Recent plans announced by the US to crack down on its citizens making use of tax havens have raised concerns over the long-term viability of offshore financial services. This in addition to the Organisation for Economic Cooperation and Development (OECD) including the Bahamas on its list of countries that were not as yet in full compliance with the body's standards on fiscal transparency. However, a careful look at Washington's proposals and at measures being taken by the government should allay at least some of these concerns, with the possibility that the situation could even be turned to the Bahamas' benefit.
The Bahamas is in a better position than many other countries that also operate offshore financial services. In addition to its tax information exchange agreement (TIEA) in place with the US, which came into force in 2004, Nassau is also looking to seal a number of similar agreements with Canada, another of its major trading partners, and other countries in order to meet the OECD requirement of having at least 10 TIEAs in place. In late March, Prime Minister Hubert Igraham told the parliament that, "It is the intention of the government to enter into these negotiations as a matter of priority."
On May 4, US President Barack Obama unveiled a wide-ranging programme of reforms to the US tax system, mainly dealing with companies or individuals investing or transferring funds overseas as a means to avoid taxation. Obama said the reforms, which have yet to go before Congress, would "crack down on illegal overseas tax evasion, close loopholes and make it more profitable for companies to create jobs here in the US".
Obama said the new rules, due to come into effect in 2011, would eliminate some tax deductions for companies that earn profits in countries with low tax rates and make it illegal for US citizens to use tax havens.
As a country whose financial sector is heavily geared towards providing offshore services, the Bahamas needs to take the Obama plan seriously, as should the decision of the OECD, taken in early April, to include the Bahamas along with 37 other states on its so-called gray list of countries that had committed to meet but had yet to comply with its tax standards.
These require countries to exchange information when requested on all tax matters for the administration and enforcement of domestic tax law without regard to a domestic tax interest requirement or bank secrecy for tax purposes.
Currently, the Bahamas does not levy income or corporation taxes, capital gains tax, VAT, sales tax, or withholding tax on offshore operations, instead charging a sliding scale of annual fees on foreign companies, depending on their field of activity.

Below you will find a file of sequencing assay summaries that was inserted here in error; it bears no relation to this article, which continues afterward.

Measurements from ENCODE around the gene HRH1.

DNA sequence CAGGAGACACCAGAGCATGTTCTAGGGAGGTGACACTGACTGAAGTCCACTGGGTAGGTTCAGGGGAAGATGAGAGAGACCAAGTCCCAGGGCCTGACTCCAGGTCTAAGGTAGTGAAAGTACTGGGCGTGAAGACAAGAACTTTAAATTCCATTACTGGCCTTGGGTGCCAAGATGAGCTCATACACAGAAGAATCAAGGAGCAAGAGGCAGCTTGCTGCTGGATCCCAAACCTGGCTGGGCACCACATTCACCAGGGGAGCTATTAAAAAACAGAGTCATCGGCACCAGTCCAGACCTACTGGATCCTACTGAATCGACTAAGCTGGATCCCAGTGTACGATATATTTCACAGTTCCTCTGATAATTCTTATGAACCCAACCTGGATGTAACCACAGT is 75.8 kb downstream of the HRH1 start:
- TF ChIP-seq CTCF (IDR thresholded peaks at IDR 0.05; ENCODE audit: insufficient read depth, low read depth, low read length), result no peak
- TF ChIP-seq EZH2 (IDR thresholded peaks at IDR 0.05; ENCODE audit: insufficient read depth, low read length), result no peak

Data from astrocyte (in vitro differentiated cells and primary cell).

The country has taken a number of steps to tighten its financial regulatory and monitoring regime and bring them up to international standards. Between 1999 and 2000 the parliament approved a raft of legislation dealing with the securities industry, mutual funds, requirements for reporting financial transactions as well as establishing a financial intelligence unit to monitor activity in the sector. These acts also contain provisions authorising Bahamian regulators to pass to an overseas regulatory authority any information necessary to enable that authority to exercise regulatory functions.
While the IMF's most recent review of the Bahamas' financial regulation and supervision regime, released in late 2004, recommended greater co-ordination between various agencies and increased resources, it praised the country's authorities for having made substantial progress towards establishing an effective regulatory regime.
Another issue that should be taken into account is the scope of the proposed US legislation. According to US Treasury figures, Washington misses out on $100bn a year in tax revenue from firms operating out of tax havens. However, in his address Obama said that the planned new regulations would bring $95.2bn into the state's coffers over a 10-year period from those making use of tax havens, meaning that the US is seeking to garner less than 10% of potential tax income rather than shut down offshore activities completely.
Another possibility to limit the impact of the US proposals is for the government to levy taxes on foreign firms based in or operating out of the Bahamas, along with negotiating agreements with the US, EU and other countries to avoid dual taxation.
According to Paul Moss, the managing director of financial services company Dominion Management Services and president of Bahamians Agitating for a Referendum on the Free Trade Area of the Americas (BARF), the government needed to act to rid the country of its tax-haven image. The best way of doing this, and of getting off the OECD's gray list, was to impose taxes on international clients.
"This system should be no more than 2% of either the gross, 3.5% of profits or 1% of funds under management. If we had a policy of 1% under management for $1trn – that would mean $10bn in revenue to the government," Moss said in an interview with local media on May 5. "This is not as radical as some may think. The clients would no longer go running to another jurisdiction where they pay no taxes because those jurisdictions are on a list created by the OECD or the G20, which means increased scrutiny and delay."
Having most of the pieces in place to meet international regulatory requirements and with the government committed to developing a network of TIEAs, the Bahamas has a solid basis from which to work in order to protect its standing as a financial centre.